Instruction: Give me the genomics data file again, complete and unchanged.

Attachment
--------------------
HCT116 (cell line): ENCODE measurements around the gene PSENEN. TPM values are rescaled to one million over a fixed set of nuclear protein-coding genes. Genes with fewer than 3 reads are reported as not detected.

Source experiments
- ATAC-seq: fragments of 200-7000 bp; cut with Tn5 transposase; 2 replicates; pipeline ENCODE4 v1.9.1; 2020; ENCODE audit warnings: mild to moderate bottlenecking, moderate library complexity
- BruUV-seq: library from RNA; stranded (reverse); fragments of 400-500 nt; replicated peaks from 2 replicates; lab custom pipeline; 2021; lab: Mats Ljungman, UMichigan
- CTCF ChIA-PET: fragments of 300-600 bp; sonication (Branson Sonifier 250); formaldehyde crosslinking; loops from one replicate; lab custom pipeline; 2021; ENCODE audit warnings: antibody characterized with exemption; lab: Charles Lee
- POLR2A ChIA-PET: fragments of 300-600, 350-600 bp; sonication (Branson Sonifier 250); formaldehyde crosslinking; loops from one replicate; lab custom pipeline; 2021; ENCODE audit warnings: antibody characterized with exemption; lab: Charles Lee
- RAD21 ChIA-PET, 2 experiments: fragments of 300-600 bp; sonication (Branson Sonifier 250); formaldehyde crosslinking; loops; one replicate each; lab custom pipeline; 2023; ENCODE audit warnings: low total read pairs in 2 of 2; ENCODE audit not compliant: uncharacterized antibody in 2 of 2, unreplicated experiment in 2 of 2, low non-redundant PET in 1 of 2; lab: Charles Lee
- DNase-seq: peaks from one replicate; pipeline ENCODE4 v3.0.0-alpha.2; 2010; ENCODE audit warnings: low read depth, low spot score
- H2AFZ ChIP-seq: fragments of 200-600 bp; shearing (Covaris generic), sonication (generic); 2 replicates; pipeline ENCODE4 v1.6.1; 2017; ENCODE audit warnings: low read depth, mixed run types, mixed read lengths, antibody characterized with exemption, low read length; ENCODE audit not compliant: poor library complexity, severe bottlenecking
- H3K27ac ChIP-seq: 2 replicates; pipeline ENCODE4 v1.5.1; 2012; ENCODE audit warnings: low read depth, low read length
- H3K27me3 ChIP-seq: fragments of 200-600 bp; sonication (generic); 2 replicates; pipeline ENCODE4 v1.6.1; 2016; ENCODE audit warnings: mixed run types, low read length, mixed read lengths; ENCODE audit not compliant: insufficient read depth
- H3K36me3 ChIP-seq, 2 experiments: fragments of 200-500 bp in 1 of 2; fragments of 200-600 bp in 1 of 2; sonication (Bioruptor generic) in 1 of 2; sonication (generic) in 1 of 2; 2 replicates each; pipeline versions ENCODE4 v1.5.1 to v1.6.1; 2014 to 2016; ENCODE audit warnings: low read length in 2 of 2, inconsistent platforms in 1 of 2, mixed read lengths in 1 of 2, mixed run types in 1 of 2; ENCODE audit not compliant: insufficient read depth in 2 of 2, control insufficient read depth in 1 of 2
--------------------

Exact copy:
HCT116 (cell line): ENCODE measurements around the gene PSENEN. TPM values are rescaled to one million over a fixed set of nuclear protein-coding genes. Genes with fewer than 3 reads are reported as not detected.

Source experiments
- ATAC-seq: fragments of 200-7000 bp; cut with Tn5 transposase; 2 replicates; pipeline ENCODE4 v1.9.1; 2020; ENCODE audit warnings: mild to moderate bottlenecking, moderate library complexity
- BruUV-seq: library from RNA; stranded (reverse); fragments of 400-500 nt; replicated peaks from 2 replicates; lab custom pipeline; 2021; lab: Mats Ljungman, UMichigan
- CTCF ChIA-PET: fragments of 300-600 bp; sonication (Branson Sonifier 250); formaldehyde crosslinking; loops from one replicate; lab custom pipeline; 2021; ENCODE audit warnings: antibody characterized with exemption; lab: Charles Lee
- POLR2A ChIA-PET: fragments of 300-600, 350-600 bp; sonication (Branson Sonifier 250); formaldehyde crosslinking; loops from one replicate; lab custom pipeline; 2021; ENCODE audit warnings: antibody characterized with exemption; lab: Charles Lee
- RAD21 ChIA-PET, 2 experiments: fragments of 300-600 bp; sonication (Branson Sonifier 250); formaldehyde crosslinking; loops; one replicate each; lab custom pipeline; 2023; ENCODE audit warnings: low total read pairs in 2 of 2; ENCODE audit not compliant: uncharacterized antibody in 2 of 2, unreplicated experiment in 2 of 2, low non-redundant PET in 1 of 2; lab: Charles Lee
- DNase-seq: peaks from one replicate; pipeline ENCODE4 v3.0.0-alpha.2; 2010; ENCODE audit warnings: low read depth, low spot score
- H2AFZ ChIP-seq: fragments of 200-600 bp; shearing (Covaris generic), sonication (generic); 2 replicates; pipeline ENCODE4 v1.6.1; 2017; ENCODE audit warnings: low read depth, mixed run types, mixed read lengths, antibody characterized with exemption, low read length; ENCODE audit not compliant: poor library complexity, severe bottlenecking
- H3K27ac ChIP-seq: 2 replicates; pipeline ENCODE4 v1.5.1; 2012; ENCODE audit warnings: low read depth, low read length
- H3K27me3 ChIP-seq: fragments of 200-600 bp; sonication (generic); 2 replicates; pipeline ENCODE4 v1.6.1; 2016; ENCODE audit warnings: mixed run types, low read length, mixed read lengths; ENCODE audit not compliant: insufficient read depth
- H3K36me3 ChIP-seq, 2 experiments: fragments of 200-500 bp in 1 of 2; fragments of 200-600 bp in 1 of 2; sonication (Bioruptor generic) in 1 of 2; sonication (generic) in 1 of 2; 2 replicates each; pipeline versions ENCODE4 v1.5.1 to v1.6.1; 2014 to 2016; ENCODE audit warnings: low read length in 2 of 2, inconsistent platforms in 1 of 2, mixed read lengths in 1 of 2, mixed run types in 1 of 2; ENCODE audit not compliant: insufficient read depth in 2 of 2, control insufficient read depth in 1 of 2